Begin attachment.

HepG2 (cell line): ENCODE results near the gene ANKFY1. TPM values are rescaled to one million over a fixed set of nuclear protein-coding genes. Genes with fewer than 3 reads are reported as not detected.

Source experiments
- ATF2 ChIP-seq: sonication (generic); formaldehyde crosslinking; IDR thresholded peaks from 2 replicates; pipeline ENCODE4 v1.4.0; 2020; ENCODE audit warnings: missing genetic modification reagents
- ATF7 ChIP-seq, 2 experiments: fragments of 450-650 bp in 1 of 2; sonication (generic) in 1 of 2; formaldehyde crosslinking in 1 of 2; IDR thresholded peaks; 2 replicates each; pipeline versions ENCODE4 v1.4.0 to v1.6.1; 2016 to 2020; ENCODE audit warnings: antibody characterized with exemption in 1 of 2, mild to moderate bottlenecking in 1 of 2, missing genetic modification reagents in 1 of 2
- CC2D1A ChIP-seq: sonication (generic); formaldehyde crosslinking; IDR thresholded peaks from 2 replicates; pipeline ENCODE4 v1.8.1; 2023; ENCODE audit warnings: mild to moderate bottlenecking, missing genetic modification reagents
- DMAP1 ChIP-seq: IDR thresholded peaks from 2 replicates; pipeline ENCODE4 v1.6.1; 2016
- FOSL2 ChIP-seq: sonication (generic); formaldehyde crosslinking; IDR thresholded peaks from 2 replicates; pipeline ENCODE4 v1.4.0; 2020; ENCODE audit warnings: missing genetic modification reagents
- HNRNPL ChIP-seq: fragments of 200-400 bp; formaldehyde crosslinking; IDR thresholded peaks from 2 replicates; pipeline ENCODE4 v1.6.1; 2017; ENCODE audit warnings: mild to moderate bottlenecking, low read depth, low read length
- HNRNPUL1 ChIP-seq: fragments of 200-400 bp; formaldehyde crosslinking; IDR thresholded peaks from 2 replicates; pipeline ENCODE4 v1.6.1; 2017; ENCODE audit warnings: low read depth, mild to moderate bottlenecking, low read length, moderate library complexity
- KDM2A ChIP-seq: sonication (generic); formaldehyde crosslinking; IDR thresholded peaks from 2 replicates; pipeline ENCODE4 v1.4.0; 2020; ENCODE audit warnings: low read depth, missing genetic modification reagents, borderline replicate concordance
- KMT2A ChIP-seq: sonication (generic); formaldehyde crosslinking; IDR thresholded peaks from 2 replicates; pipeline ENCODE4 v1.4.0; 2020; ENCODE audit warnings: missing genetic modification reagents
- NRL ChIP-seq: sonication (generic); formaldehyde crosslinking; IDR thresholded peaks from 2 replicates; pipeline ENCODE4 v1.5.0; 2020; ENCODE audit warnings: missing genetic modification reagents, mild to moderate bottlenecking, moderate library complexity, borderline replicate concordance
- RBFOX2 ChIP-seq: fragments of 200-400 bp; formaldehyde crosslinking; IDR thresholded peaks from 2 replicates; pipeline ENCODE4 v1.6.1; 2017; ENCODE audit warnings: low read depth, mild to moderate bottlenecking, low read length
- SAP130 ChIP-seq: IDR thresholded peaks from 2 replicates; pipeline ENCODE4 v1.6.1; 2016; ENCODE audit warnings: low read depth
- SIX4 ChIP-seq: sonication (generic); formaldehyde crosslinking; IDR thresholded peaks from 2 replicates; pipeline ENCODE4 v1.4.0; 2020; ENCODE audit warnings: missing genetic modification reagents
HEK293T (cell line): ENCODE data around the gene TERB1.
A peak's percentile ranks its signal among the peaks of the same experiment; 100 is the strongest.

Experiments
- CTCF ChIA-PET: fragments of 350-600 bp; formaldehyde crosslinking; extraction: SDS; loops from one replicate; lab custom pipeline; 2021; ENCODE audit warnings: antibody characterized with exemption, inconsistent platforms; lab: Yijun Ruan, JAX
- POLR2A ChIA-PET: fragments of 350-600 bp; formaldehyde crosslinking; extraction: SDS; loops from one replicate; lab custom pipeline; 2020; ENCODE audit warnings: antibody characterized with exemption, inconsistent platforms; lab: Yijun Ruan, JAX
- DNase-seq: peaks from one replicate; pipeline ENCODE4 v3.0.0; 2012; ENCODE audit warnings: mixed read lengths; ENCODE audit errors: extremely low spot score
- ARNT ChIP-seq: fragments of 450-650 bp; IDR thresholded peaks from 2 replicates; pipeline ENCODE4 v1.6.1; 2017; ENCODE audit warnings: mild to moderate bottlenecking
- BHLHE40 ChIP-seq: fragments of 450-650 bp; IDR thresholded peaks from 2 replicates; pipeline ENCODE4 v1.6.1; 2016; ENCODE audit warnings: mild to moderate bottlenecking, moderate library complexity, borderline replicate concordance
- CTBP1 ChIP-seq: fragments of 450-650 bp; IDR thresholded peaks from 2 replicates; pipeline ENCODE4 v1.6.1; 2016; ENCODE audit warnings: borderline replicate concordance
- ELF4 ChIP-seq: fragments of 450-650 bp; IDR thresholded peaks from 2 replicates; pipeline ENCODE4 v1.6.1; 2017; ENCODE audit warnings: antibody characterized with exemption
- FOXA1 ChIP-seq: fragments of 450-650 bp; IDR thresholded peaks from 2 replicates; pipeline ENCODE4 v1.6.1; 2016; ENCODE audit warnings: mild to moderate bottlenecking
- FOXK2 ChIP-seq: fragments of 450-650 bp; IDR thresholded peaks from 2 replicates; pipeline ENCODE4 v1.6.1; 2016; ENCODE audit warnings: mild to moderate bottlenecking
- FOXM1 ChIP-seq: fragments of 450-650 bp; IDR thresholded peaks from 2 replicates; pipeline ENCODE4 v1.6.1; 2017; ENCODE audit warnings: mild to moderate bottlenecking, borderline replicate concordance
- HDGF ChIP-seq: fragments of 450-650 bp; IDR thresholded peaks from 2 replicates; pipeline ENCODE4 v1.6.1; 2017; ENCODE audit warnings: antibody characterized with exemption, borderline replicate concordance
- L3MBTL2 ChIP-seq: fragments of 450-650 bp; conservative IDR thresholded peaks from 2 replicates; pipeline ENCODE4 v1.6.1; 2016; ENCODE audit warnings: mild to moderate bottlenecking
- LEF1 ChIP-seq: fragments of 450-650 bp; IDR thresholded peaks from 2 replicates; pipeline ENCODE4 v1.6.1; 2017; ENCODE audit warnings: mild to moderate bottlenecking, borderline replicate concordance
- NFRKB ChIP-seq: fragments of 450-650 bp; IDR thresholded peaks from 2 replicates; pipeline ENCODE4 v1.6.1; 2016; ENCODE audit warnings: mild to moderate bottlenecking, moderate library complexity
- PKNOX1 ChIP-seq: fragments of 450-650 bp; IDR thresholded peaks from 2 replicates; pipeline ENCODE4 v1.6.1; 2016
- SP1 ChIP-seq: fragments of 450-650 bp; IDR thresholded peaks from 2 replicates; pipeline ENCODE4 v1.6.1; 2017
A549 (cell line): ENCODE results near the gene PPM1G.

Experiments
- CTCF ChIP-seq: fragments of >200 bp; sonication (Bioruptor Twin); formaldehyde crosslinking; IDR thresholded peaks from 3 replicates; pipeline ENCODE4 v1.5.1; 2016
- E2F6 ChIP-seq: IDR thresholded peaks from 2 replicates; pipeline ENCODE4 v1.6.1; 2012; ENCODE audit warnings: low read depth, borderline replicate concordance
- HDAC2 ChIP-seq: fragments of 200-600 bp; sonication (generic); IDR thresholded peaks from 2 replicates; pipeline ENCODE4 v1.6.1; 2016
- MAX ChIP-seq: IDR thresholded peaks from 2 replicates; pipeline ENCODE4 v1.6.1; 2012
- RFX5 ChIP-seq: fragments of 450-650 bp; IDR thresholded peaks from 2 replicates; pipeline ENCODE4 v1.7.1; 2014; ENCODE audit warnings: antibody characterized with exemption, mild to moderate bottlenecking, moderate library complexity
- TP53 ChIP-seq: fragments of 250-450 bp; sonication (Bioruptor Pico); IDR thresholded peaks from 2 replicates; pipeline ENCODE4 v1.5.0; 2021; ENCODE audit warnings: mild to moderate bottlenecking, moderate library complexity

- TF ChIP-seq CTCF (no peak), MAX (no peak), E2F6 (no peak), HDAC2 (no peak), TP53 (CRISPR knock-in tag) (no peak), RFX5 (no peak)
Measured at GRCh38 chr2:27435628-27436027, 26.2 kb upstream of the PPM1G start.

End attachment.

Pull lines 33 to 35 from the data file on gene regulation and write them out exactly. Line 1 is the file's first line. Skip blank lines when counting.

- PKNOX1 ChIP-seq: fragments of 450-650 bp; IDR thresholded peaks from 2 replicates; pipeline ENCODE4 v1.6.1; 2016
- SP1 ChIP-seq: fragments of 450-650 bp; IDR thresholded peaks from 2 replicates; pipeline ENCODE4 v1.6.1; 2017
A549 (cell line): ENCODE results near the gene PPM1G.